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from NorthWest Research Associates, Inc.
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Argus Beach Monitoring Stations (ABMS)

Quantitative Video Monitoring Services for Coastal Zone

Management and Engineering

 

  Glossary  

Listed below are definitions for some common terms related to applications of the ABMS technology.

 

daytimex An image where individual pixel intensities are averaged over all visible sampling times to reveal mean daily features, such as the locations of bars and rip channels.
ground control points Ground Control Points (GCP's) are fixed targets in the field of view of each ABMS camera that are used to calibrate the geometry solutions of each image before further analysis is performed.  GCP's can be "targets of opportunity" in an image (e.g., light pole) or they can be markers placed at the time of station installation.  A typical station installation will use three GCP's for each camera.
digital image A digital video image consists of an array of 640 by 480 picture elements (pixels), where the light intensity of each pixel is resolved to 256 (0-255) individual values (i.e., one byte per pixel).
photogrammetry The science of making reliable measurements by the use of photographic or video imagery.

To learn more about the application of photogrammetry to ABMS data, click here.

pixel Acronym for "picture element," the basic unit of measurement in a digital image.  Pixel values are resolved into red, green, and blue (RGB) values on a scale of 0-255, where 0 is no intensity and 255 is full intensity.

The real-world size of the volume contained in a pixel (width, depth, height) is determined by lens focal length and the geometry of the camera, notably height, tilt, azimuth, and yaw (camera roll).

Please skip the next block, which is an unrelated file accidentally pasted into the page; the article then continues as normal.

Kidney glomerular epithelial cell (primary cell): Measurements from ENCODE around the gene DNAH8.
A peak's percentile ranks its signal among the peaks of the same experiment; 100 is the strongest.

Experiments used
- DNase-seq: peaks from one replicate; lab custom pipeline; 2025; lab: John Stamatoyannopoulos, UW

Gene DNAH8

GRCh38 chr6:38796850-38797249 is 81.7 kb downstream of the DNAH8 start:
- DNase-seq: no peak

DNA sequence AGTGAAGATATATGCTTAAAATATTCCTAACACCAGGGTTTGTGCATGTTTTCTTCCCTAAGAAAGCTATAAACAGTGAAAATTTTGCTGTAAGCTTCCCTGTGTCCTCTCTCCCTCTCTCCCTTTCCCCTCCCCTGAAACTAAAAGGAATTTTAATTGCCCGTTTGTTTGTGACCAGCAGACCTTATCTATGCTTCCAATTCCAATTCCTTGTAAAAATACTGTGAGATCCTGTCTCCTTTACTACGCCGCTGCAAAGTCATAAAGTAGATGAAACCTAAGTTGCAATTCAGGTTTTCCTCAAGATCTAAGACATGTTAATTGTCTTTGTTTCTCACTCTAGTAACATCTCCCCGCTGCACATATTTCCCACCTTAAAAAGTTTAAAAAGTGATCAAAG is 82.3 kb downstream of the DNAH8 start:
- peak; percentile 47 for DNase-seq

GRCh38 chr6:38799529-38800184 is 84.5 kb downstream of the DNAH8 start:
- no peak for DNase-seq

rectification The process of converting from image coordinates to real world coordinates using appropriate algorithms.  A rectified image is often presented as a plan (x-y) view.
snap image A single individual ABMS image where no averaging is applied.
time stack A data set containing the time history of pixel intensities along a transect.  Time stacks are especially useful for tracking features such as shoreline migration, wave run-up and swash excursion, and wave phase speed and direction.
timex

 

An image where individual pixel intensities are averaged over some suitable interval, such as 10 minutes (mean  Iu,v  = SIu,v/n ).  Timex's help to remove visual "noise" and reveal the location of key coastal zone features such as shoreline location, dry beach width, and sand bar location.
variance image An image that displays the variance of light intensity (sI2) calculated over some suitable averaging period, usually the same as that used to calculate a timex image.  Dark areas indicate little change in light intensity, light areas the opposite.  Variance images are used to better define shoreline location and shoreline features such as cusps.
 

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Last updated August 2001